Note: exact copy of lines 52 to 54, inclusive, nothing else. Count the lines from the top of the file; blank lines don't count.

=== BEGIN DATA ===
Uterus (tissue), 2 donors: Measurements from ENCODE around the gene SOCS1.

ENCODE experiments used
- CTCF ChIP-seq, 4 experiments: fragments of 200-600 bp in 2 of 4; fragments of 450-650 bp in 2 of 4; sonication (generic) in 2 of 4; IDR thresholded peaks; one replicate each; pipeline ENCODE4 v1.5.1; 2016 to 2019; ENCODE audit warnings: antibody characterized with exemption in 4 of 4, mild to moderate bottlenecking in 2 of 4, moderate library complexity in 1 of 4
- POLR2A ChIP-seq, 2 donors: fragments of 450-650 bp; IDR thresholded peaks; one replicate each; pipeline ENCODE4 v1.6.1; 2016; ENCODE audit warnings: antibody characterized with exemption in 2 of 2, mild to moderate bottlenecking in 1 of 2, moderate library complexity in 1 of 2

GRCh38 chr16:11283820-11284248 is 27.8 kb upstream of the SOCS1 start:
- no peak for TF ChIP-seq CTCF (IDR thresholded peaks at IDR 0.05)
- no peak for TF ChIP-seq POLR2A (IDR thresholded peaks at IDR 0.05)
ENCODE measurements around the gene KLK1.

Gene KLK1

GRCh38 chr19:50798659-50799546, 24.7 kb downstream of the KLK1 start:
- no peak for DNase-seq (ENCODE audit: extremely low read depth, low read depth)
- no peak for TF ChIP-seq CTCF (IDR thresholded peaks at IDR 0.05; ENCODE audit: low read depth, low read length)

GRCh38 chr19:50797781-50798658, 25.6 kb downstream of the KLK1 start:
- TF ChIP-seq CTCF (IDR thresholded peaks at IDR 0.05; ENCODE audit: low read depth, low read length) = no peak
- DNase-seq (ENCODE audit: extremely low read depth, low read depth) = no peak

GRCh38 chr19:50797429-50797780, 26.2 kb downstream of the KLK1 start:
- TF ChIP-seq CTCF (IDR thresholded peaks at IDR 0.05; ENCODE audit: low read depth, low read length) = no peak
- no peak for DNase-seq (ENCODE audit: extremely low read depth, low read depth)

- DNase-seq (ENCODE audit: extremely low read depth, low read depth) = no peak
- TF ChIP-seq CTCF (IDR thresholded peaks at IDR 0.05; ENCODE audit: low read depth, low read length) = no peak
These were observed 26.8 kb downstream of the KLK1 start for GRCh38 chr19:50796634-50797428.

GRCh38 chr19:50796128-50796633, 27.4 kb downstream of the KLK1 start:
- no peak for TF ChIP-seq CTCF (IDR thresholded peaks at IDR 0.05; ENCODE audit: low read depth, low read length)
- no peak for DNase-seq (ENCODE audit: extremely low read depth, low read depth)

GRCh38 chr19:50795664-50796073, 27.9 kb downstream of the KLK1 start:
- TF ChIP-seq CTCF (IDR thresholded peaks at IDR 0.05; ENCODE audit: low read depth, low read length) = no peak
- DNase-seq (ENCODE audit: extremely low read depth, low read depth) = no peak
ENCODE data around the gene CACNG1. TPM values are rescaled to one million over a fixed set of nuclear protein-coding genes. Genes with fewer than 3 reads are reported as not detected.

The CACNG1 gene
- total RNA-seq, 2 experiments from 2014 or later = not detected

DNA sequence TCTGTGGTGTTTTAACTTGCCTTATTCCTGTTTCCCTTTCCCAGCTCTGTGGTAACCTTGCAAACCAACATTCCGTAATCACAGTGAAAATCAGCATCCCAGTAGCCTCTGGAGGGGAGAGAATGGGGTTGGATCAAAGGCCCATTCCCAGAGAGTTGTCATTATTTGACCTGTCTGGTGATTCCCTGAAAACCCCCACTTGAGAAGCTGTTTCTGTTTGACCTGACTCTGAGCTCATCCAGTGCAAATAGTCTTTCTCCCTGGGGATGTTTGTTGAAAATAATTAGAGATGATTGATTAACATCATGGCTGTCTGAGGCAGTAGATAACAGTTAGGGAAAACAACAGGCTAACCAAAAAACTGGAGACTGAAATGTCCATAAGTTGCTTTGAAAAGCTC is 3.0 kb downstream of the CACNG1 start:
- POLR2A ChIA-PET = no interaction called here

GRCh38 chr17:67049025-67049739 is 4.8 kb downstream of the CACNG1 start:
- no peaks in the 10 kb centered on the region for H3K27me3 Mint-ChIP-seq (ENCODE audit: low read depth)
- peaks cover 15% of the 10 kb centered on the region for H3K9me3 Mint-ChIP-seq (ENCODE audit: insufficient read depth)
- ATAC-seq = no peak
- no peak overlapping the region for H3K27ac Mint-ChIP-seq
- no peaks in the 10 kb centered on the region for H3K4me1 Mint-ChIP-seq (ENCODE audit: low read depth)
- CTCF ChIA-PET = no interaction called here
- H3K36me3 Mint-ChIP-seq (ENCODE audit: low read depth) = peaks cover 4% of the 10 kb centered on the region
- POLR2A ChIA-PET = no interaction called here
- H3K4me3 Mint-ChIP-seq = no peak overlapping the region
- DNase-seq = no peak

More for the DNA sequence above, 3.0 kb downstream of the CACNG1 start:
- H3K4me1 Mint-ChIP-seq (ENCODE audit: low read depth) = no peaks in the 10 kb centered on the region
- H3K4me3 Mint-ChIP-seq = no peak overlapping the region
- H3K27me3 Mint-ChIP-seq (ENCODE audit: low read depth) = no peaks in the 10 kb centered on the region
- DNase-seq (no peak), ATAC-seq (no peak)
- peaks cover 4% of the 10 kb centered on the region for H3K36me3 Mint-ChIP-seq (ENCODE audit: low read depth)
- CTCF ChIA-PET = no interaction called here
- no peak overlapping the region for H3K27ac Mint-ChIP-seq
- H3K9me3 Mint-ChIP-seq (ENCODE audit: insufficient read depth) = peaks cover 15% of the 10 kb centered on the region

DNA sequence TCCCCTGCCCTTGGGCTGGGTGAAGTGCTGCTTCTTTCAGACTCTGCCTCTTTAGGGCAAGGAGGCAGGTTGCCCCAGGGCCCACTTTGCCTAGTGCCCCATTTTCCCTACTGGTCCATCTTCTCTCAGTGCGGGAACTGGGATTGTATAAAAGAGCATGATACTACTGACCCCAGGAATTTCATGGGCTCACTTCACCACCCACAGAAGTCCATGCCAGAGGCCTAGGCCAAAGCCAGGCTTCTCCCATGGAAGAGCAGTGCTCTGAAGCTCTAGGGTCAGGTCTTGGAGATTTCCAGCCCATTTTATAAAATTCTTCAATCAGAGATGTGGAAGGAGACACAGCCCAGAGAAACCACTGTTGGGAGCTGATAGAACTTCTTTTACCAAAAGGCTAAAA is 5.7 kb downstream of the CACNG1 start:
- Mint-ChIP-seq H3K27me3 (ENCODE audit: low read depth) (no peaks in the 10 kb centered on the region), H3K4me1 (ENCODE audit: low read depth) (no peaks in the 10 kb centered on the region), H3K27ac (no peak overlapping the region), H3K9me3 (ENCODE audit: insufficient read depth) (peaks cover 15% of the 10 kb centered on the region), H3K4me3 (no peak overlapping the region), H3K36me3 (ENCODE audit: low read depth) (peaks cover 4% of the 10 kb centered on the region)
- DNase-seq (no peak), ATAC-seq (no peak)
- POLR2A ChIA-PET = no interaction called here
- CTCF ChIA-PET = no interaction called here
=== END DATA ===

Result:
- H3K9me3 Mint-ChIP-seq (ENCODE audit: insufficient read depth) = peaks cover 15% of the 10 kb centered on the region

DNA sequence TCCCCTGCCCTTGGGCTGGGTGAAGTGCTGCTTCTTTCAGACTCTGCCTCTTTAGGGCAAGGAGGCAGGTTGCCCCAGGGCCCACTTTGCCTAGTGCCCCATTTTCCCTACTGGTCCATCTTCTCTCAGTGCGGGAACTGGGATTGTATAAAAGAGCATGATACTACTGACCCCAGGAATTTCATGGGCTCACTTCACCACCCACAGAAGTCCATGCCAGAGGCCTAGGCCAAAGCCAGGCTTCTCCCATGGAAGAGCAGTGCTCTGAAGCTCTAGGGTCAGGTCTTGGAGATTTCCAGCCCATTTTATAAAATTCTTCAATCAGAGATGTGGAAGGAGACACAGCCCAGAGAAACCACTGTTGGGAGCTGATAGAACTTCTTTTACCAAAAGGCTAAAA is 5.7 kb downstream of the CACNG1 start:
- Mint-ChIP-seq H3K27me3 (ENCODE audit: low read depth) (no peaks in the 10 kb centered on the region), H3K4me1 (ENCODE audit: low read depth) (no peaks in the 10 kb centered on the region), H3K27ac (no peak overlapping the region), H3K9me3 (ENCODE audit: insufficient read depth) (peaks cover 15% of the 10 kb centered on the region), H3K4me3 (no peak overlapping the region), H3K36me3 (ENCODE audit: low read depth) (peaks cover 4% of the 10 kb centered on the region)